he said, there was nothing
to do but go on living life.
How best to address
North Korea has been a
deeply divisive question
in South Korea. During
a decade that began with
the presidency of Kim
Dae-jung in 1998, Seoul
pursued a “sunshine poli-
cy” that sought beter re-
lations with North Korea
through dialogue, aid and
economic cooperation.
Tat stance was contro-
versial with some: Kwon,
for instance, was sen-
tenced to prison in 1998
for his role in a campaign
to smear Kim as having
links to Pyongyang. Kwon
said he preferred not to
discuss the mater.
In 2003, one of Kim’s
closest aides was con-
victed in a case related
to money being paid to
North Korea before a
summit between the na-
tions.
Te sunshine policy
was shunted aside afer
an election at the end of
2007 that ushered in lead-
ership with a harder line
toward North Korea.
Tom Lasseter/MCT
“Unless South Korea and the United States are deter-
mined to have a nuclear war, then North Korea is able
to continue its provocations and attacks because they
know there is this limitation,” says Kwon Young-hae,
who served as South Korea’s defense minister and
then the head of national intelligence in the 1990s.
CLASSIFIEDS
8B
Wapakoneta Daily News
Wednesday, March 27, 2013
–Assistant Water Park Manager–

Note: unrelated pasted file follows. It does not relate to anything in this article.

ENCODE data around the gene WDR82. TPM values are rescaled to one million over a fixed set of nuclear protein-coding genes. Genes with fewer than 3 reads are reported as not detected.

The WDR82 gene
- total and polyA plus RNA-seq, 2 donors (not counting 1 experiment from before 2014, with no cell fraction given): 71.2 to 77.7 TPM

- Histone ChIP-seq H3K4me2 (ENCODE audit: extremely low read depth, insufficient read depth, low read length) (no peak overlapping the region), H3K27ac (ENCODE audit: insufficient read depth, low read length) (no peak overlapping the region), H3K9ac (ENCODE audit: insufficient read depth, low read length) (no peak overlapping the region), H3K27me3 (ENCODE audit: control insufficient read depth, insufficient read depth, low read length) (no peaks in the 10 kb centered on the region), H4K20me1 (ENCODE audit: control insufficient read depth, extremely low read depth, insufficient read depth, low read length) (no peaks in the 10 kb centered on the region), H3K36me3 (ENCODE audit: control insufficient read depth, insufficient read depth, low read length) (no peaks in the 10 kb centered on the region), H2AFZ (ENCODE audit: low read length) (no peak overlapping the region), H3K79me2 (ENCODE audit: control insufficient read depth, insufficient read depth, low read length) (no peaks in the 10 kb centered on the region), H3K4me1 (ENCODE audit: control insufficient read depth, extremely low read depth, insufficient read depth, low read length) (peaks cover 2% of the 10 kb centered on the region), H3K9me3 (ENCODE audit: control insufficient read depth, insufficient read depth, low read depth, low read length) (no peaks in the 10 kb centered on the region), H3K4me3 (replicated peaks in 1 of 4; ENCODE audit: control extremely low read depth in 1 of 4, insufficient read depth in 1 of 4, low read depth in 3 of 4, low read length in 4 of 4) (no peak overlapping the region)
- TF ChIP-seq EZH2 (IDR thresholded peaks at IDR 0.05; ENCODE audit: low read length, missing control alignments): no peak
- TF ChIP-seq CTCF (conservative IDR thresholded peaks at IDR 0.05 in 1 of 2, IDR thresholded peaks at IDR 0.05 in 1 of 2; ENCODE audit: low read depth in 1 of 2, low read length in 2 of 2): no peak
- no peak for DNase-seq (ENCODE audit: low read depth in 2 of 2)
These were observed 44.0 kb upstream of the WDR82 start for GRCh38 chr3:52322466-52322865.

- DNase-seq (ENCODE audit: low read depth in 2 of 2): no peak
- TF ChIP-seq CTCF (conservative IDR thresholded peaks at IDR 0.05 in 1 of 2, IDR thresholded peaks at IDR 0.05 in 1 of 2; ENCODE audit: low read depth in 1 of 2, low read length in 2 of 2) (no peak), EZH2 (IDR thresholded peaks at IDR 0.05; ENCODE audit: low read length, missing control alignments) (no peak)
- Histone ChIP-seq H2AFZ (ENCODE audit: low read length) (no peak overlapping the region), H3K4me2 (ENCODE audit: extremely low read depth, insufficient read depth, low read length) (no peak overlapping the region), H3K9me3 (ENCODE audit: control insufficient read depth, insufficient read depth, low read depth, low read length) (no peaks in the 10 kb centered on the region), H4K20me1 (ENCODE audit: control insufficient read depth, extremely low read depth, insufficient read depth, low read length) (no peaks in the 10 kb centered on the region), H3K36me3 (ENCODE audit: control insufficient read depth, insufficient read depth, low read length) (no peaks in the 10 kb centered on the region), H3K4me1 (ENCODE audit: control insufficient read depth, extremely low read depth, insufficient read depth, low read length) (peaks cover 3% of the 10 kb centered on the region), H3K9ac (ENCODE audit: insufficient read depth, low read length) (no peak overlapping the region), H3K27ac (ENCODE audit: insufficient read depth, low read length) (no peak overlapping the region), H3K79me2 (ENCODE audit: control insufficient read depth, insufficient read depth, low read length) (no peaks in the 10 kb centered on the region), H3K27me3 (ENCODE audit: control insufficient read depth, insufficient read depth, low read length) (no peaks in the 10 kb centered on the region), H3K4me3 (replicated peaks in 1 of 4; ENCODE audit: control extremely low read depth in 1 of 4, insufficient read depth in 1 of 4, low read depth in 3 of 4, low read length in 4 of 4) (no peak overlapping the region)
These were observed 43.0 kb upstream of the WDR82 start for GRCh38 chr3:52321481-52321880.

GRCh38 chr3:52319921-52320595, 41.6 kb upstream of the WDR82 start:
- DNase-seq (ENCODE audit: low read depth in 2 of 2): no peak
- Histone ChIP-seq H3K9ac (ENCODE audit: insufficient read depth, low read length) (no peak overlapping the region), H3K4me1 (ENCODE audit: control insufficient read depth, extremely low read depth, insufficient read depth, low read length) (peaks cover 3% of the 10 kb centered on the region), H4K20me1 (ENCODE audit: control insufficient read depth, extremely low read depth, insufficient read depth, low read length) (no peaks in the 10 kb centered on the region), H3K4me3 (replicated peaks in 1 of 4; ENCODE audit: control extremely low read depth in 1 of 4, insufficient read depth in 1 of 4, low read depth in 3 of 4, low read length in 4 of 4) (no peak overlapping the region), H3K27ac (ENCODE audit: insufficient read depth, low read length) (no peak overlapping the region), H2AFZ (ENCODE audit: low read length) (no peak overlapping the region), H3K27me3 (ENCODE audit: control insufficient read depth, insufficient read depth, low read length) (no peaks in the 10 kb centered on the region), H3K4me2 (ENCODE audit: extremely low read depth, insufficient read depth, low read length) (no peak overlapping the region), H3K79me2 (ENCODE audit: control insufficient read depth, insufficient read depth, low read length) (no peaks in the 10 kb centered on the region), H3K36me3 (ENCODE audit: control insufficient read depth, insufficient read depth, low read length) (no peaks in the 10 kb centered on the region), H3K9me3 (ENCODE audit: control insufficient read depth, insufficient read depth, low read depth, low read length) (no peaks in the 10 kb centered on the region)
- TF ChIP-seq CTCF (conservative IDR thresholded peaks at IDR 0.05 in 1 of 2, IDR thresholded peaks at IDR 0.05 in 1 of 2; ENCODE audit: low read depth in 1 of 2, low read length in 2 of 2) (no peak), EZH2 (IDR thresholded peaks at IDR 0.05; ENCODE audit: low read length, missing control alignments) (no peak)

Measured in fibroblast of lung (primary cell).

Te City of Wapakoneta is currently taking
applications for the position of Assistant Water
Park Manager. Must be 21 years of age or
older and have Lifeguard Training Certifcate
or be able to obtain one before opening day.
Approximately 30 hours per week; days,
evenings and some weekends. Tis position
will be responsible for twenty plus employees
and daily money management. Looking for
applicants who are energetic, enthusiastic,
team oriented and have great customer
service skills. Tis is a seasonal position, no
benefts are provided.
Please apply in person at
Wapakoneta City Hall,
701 Parlette Court
no later than April 5th, 2013
M S I ENVIRONMENTAL
MIKE’S SANITATION INC.
We operate in compliance with the U.S. and Ohio EPA, State and
County Health Departments, ODA, ODOT and OSHA to provide our
customers and Neighbors with the most Responsible and Safe
ENVIRONMENTAL SERVICES, SEPTIC TANK CLEANING
and PORTABLE TOILET RENTALS
Call 1-800-786-3691 for COMPETITIVE PRICING 937-497-0011
Need Technology Help?
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between
Leave a message
I can help with just about anything
and at reasonable prices!
Have computer parts you want gone? I'll take anything!
AMISH CREW
Any carpentry, framing, siding,
roofing, garages, remodeling